« Last Edit: June 25, 2012, 04:46:34 pm by jams0988 »

Offline Cyangmou

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Re: Still working on Zelda-esque tiles/enemies...need help!

Reply #4 on: June 25, 2012, 08:29:39 pm
Most of the LoZ graphics are very awesome. The style looks simple, but this don't mean that it's simple to make. They got all their bascs right and as I showed in the tutorial with the box, there is no difference between a simple style and a detailed style, if it comes to some of the very basics. Just to underline it: the LoZ basics are done right (except stuff which looks better for their style, but that's about breaking and banding rules)
If you prefer SD3 or LoZ is also just personal taste, both games are done pretty professional. 

I don't think it's very productive if you start working on enemies you will only see in one particular level in the game. It's more important to work on proportions and the general impression of size first. One of the most important things are proportions. Not only the proportions for one thing, but also the proportions from one thing to another (e.g. your molerat is kinda big compared to the chicken) and if you can name me something which is better fitting for the base scale as the main hero? The HUD and the main heros are the 2 most important things of every game - simple because they are displayed during the whole game. If the HUD or the char looks like crap, the game will look like crap. All the other stuff can be the most beautiful stuff ever, but it won't count.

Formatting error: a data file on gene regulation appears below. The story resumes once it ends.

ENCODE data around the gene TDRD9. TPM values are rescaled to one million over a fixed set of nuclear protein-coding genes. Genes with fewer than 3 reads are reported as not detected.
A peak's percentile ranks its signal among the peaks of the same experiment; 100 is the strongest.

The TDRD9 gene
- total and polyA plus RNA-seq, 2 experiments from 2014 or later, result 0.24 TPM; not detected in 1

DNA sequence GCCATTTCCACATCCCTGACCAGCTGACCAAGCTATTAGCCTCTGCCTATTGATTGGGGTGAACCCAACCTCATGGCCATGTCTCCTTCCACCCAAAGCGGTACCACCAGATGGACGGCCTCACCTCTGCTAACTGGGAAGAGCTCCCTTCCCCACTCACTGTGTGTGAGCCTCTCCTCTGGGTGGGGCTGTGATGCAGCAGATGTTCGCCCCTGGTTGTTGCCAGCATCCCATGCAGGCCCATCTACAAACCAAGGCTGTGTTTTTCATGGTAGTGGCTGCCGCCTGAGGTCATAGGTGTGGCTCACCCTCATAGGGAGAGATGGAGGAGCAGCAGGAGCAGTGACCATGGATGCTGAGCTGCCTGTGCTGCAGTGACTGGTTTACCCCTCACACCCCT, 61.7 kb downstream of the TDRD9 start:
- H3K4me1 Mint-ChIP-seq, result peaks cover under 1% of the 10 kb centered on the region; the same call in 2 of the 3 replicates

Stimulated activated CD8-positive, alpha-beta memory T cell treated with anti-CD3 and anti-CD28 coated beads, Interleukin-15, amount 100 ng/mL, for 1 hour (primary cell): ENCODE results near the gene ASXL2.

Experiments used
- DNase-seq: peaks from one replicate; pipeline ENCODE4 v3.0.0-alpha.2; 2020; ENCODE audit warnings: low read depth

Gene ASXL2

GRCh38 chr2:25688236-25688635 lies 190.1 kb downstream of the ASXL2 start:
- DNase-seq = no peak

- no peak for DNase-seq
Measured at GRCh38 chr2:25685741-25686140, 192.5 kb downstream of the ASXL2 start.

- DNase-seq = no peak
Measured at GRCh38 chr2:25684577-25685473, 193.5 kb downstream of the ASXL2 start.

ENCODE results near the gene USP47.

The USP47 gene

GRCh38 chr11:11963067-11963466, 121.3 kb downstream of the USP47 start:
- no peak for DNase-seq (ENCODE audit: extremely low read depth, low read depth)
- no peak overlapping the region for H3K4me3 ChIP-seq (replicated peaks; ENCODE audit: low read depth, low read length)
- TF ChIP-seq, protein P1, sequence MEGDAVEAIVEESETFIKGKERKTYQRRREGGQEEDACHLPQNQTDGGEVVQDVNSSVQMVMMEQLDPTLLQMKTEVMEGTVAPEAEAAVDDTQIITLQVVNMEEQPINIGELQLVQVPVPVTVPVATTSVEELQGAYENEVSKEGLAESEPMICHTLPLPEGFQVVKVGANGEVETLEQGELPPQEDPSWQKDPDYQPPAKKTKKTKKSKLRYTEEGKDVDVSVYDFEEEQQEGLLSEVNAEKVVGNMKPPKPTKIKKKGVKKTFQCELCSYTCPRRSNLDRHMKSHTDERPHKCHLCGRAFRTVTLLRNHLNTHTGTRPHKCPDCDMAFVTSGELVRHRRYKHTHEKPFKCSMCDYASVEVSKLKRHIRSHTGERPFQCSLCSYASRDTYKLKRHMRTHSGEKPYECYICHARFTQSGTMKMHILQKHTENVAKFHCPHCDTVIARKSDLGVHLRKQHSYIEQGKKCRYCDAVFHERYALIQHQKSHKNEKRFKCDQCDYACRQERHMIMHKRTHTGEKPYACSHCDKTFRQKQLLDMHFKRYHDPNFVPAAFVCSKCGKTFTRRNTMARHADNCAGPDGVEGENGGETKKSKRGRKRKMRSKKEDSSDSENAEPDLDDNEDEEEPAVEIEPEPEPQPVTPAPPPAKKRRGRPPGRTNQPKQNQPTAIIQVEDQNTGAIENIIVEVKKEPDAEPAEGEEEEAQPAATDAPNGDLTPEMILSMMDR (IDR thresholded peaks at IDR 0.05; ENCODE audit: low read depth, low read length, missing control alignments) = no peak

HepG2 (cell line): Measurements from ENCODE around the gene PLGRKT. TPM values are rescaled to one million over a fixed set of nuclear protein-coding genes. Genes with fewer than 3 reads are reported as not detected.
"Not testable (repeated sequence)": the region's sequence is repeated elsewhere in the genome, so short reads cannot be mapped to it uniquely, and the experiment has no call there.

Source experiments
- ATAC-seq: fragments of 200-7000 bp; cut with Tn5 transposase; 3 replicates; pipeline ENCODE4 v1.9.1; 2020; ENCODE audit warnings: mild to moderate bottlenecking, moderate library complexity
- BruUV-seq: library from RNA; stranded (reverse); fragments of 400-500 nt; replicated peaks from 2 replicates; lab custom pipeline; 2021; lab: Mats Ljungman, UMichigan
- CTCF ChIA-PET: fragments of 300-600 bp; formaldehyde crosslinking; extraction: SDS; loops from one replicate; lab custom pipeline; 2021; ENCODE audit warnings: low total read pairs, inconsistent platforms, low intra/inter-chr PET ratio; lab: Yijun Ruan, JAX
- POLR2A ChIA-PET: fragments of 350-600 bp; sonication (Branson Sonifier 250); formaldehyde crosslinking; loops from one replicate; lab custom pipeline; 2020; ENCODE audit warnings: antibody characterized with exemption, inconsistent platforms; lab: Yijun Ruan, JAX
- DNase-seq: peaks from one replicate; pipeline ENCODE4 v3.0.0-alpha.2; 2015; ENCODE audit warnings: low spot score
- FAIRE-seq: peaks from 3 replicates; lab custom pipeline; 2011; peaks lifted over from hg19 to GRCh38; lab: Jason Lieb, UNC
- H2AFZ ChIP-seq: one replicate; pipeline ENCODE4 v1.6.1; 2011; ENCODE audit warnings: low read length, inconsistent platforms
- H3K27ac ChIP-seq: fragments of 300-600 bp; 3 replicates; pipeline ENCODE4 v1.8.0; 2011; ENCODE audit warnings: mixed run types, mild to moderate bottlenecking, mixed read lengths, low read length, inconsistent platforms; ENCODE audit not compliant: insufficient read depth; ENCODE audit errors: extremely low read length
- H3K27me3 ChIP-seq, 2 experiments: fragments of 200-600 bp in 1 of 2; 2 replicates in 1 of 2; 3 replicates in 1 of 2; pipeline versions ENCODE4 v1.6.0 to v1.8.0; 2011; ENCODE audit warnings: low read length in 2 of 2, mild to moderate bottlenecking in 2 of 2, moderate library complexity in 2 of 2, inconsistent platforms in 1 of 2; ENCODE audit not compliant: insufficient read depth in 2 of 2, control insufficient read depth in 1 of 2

Because of that I ask you once more. Why don't you want to start with the charakters? (Yeah of course drawing humans can be scary, but I think you can learn also a lot from it ... and RPG chars are really far away from humans and don't scary after all. You'll have to face this problem in some time).

I also won't concentrate on fancy stuff like "cleaning" lines first. It's just a huge waste of time as long as the basics arent right. If you ask me I won't be able to make out any difference between your fox 1 and 4 (1:1, just by glaring over it, I had to read and look at it longer).
Final details are just giving your art a polished look or a different style. You can Avoid banding, use AA and dither as well as every other pixel technique on a obvious wrong base, this won't improve the drawing.

Using these techniques on a base which is alright, let it look even better. (I don't say that it isn't possible to hide your poor drawing skills behind pixel work, because it is (!), but everybody who knows the basics or thinks 3 dimensional will see your mistakes within the first glare.